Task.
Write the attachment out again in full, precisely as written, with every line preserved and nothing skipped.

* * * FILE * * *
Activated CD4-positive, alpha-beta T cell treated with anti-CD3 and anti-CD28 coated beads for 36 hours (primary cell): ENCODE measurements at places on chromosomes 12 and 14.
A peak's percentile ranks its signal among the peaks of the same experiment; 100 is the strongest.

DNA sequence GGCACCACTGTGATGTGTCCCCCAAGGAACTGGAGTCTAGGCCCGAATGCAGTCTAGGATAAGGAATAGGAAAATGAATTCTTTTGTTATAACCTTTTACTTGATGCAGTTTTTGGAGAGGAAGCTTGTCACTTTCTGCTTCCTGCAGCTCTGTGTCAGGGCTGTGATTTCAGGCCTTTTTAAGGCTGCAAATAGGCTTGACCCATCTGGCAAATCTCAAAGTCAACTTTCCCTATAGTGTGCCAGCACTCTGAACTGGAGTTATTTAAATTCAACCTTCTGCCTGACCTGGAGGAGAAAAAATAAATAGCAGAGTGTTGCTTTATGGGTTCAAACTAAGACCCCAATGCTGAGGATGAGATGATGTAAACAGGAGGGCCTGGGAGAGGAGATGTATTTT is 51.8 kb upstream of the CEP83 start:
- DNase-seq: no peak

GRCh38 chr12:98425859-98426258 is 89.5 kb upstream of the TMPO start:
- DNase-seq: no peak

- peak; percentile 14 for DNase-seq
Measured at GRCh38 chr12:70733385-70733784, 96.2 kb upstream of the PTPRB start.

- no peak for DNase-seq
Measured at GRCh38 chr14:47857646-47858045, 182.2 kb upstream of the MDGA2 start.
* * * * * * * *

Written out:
Activated CD4-positive, alpha-beta T cell treated with anti-CD3 and anti-CD28 coated beads for 36 hours (primary cell): ENCODE measurements at places on chromosomes 12 and 14.
A peak's percentile ranks its signal among the peaks of the same experiment; 100 is the strongest.

DNA sequence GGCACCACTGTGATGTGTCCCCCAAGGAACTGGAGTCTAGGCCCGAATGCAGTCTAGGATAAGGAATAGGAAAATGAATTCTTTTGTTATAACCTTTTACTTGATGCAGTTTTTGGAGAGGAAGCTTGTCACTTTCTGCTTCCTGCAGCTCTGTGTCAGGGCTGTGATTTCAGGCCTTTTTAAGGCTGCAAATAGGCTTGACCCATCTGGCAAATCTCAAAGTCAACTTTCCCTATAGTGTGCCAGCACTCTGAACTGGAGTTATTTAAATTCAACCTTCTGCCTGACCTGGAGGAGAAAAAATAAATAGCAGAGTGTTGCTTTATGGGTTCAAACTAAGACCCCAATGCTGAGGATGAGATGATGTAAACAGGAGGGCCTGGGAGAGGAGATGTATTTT is 51.8 kb upstream of the CEP83 start:
- DNase-seq: no peak

GRCh38 chr12:98425859-98426258 is 89.5 kb upstream of the TMPO start:
- DNase-seq: no peak

- peak; percentile 14 for DNase-seq
Measured at GRCh38 chr12:70733385-70733784, 96.2 kb upstream of the PTPRB start.

- no peak for DNase-seq
Measured at GRCh38 chr14:47857646-47858045, 182.2 kb upstream of the MDGA2 start.